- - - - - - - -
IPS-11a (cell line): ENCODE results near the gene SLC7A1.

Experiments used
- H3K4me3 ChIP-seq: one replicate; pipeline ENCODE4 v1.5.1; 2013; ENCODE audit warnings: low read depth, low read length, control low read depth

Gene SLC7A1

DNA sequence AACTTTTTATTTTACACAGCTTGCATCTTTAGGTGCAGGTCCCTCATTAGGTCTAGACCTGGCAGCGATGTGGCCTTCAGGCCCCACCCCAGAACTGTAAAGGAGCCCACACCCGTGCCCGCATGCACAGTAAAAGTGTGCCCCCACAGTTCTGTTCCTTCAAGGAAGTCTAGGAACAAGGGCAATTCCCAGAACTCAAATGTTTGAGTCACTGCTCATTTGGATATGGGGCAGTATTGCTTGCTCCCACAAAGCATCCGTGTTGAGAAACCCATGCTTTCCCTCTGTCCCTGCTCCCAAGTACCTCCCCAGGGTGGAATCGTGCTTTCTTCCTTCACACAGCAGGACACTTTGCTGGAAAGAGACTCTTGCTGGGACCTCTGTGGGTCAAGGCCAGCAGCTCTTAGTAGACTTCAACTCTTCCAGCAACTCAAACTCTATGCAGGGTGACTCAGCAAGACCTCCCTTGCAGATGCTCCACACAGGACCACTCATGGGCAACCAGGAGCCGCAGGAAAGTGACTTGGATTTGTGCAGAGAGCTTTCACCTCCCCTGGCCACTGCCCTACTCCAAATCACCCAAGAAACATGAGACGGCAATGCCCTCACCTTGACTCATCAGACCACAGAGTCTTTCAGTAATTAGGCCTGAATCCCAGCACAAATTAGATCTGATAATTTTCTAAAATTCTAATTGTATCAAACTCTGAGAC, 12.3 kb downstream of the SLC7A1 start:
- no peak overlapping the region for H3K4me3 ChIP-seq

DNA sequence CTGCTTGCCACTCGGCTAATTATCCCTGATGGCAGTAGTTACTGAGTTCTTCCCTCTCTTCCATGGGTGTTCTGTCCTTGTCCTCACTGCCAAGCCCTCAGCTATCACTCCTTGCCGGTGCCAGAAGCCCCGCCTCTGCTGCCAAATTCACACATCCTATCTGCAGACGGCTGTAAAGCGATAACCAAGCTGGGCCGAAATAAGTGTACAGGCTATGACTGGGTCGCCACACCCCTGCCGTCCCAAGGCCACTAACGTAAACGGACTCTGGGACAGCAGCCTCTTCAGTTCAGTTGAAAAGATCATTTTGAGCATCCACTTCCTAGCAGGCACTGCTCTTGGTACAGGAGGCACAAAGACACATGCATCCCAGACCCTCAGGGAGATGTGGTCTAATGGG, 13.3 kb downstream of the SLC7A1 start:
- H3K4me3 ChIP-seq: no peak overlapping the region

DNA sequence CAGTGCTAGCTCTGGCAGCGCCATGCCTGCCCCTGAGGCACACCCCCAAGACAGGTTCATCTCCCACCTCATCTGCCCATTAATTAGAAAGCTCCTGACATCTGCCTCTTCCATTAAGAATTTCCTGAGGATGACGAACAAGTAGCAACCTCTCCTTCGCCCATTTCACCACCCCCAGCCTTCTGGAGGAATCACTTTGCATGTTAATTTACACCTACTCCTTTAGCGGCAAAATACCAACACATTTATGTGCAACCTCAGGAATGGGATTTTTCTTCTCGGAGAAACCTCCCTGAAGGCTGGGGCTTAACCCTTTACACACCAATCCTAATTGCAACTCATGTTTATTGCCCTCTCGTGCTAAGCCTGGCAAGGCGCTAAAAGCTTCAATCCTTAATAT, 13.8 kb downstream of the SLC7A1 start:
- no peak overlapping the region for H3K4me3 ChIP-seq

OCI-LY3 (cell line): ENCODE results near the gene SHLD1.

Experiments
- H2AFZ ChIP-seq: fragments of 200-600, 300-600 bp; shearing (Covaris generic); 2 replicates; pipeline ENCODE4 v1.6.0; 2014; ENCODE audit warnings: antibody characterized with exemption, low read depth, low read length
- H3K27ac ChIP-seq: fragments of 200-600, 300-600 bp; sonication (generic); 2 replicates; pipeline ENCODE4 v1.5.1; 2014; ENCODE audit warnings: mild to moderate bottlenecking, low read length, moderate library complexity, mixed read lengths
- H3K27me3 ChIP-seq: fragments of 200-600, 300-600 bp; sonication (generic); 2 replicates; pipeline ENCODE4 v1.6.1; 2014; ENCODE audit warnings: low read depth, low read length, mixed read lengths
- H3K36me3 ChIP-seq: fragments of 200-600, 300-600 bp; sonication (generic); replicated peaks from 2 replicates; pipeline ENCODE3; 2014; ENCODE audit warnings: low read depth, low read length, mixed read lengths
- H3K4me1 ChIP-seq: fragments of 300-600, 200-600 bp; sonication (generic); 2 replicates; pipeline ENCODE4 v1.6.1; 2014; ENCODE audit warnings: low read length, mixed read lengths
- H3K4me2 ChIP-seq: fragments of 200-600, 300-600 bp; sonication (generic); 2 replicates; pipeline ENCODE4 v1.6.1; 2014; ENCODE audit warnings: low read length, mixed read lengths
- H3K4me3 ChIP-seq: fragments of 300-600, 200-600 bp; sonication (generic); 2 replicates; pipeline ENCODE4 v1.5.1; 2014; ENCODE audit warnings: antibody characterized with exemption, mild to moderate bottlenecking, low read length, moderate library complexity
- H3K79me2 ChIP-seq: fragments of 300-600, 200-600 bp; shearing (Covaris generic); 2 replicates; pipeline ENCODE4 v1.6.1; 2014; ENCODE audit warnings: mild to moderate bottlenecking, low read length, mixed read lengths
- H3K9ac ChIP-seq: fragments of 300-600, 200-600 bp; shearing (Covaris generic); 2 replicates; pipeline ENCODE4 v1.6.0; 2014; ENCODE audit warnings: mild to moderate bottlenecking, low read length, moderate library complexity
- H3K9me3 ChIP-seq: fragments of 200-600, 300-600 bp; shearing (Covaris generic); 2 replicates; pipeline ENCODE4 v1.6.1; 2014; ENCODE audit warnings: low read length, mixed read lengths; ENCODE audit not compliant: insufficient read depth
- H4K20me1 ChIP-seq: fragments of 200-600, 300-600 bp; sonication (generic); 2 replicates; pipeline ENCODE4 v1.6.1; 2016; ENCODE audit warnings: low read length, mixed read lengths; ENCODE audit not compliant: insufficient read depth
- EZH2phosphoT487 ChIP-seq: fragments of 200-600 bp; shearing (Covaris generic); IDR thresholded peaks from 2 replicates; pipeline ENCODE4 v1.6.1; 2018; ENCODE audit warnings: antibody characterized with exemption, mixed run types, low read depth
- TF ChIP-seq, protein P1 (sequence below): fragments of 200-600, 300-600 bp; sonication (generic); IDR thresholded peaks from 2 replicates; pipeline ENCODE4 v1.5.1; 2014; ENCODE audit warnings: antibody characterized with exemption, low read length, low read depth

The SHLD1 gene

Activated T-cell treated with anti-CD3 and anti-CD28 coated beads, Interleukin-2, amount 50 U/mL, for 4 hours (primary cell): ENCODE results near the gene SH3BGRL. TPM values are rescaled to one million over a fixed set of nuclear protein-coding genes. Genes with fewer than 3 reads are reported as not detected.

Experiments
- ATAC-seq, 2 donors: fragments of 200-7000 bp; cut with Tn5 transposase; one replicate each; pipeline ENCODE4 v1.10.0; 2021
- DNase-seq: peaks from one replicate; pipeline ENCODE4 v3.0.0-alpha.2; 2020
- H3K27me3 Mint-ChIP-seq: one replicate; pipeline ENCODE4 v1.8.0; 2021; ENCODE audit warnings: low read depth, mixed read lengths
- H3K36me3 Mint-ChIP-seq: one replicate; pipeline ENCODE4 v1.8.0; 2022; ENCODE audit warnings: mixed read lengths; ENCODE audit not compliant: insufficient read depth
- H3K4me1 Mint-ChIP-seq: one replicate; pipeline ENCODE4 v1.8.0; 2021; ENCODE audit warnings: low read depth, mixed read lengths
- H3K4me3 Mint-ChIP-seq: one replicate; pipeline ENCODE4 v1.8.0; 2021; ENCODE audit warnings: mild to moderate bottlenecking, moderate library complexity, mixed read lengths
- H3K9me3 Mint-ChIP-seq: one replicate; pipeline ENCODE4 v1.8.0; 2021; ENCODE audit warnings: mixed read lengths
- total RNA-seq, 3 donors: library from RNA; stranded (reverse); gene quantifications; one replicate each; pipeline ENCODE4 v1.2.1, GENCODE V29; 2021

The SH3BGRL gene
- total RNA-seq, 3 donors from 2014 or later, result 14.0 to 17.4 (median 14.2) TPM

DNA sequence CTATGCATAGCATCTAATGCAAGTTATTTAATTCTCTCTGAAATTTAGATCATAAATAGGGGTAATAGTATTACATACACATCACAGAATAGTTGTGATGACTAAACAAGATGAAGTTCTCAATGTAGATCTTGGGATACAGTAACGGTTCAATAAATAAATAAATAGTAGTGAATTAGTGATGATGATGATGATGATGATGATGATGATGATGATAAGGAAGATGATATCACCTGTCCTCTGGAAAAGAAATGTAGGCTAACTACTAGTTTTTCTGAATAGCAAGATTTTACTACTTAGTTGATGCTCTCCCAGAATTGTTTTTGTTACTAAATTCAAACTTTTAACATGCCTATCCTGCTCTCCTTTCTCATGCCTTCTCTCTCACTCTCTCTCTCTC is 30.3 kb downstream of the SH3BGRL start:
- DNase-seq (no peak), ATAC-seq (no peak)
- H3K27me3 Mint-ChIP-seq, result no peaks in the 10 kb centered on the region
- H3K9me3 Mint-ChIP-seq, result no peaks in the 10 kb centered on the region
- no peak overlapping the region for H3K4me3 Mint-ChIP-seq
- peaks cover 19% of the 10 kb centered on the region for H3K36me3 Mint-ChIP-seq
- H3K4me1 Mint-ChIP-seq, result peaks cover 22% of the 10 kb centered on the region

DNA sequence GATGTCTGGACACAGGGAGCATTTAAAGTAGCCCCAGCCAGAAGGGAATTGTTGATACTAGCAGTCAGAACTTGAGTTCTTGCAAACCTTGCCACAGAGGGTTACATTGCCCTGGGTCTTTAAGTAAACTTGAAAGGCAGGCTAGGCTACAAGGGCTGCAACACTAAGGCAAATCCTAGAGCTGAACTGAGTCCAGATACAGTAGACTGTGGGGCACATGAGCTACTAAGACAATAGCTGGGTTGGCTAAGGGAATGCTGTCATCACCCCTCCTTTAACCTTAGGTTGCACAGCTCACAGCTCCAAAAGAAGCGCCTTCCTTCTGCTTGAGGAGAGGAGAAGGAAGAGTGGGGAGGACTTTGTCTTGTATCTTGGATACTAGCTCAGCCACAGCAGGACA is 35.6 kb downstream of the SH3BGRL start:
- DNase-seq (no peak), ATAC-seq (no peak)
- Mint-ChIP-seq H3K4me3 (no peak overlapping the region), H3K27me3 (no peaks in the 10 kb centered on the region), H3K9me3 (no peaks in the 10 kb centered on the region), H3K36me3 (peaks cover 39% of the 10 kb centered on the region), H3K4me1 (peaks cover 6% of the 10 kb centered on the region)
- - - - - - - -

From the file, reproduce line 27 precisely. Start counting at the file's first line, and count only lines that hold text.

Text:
Activated T-cell treated with anti-CD3 and anti-CD28 coated beads, Interleukin-2, amount 50 U/mL, for 4 hours (primary cell): ENCODE results near the gene SH3BGRL. TPM values are rescaled to one million over a fixed set of nuclear protein-coding genes. Genes with fewer than 3 reads are reported as not detected.